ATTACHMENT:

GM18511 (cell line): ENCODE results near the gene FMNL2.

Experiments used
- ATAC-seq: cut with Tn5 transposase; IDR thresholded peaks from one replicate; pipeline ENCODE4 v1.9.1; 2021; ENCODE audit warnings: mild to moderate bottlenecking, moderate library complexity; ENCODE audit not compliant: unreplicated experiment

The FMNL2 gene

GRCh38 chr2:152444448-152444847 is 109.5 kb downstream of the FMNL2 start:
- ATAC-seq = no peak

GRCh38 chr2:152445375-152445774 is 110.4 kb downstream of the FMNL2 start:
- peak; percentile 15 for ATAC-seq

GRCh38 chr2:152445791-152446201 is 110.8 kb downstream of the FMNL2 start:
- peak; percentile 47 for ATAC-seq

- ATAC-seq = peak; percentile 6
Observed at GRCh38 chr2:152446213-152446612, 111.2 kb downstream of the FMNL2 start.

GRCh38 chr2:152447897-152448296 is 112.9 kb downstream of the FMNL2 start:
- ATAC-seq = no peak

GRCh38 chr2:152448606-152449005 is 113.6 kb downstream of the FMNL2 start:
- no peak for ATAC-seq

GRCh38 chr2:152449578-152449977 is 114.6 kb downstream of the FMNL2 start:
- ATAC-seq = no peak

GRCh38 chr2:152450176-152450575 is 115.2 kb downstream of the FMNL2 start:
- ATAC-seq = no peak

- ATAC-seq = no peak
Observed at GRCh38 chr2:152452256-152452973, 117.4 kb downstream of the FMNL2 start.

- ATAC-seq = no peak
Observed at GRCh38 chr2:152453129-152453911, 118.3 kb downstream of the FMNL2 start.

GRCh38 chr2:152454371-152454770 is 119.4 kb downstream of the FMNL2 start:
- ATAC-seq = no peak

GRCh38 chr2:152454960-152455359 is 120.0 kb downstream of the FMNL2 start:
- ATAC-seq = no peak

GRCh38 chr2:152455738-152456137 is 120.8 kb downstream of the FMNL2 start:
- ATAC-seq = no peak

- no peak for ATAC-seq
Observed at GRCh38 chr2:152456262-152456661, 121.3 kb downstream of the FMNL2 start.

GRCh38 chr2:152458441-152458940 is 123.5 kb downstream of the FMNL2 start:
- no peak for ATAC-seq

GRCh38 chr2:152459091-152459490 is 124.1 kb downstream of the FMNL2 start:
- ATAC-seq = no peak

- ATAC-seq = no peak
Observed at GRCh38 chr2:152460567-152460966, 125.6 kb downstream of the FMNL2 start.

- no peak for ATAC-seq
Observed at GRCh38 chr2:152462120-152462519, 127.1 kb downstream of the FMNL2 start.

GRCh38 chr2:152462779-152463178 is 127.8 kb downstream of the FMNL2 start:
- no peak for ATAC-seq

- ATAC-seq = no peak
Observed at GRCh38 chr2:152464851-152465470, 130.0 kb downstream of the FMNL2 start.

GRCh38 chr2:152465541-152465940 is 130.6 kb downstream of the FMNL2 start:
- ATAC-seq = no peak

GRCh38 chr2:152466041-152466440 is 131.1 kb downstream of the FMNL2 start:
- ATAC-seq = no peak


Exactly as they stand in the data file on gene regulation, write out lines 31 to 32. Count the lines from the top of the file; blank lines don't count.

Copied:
- no peak for ATAC-seq
Observed at GRCh38 chr2:152456262-152456661, 121.3 kb downstream of the FMNL2 start.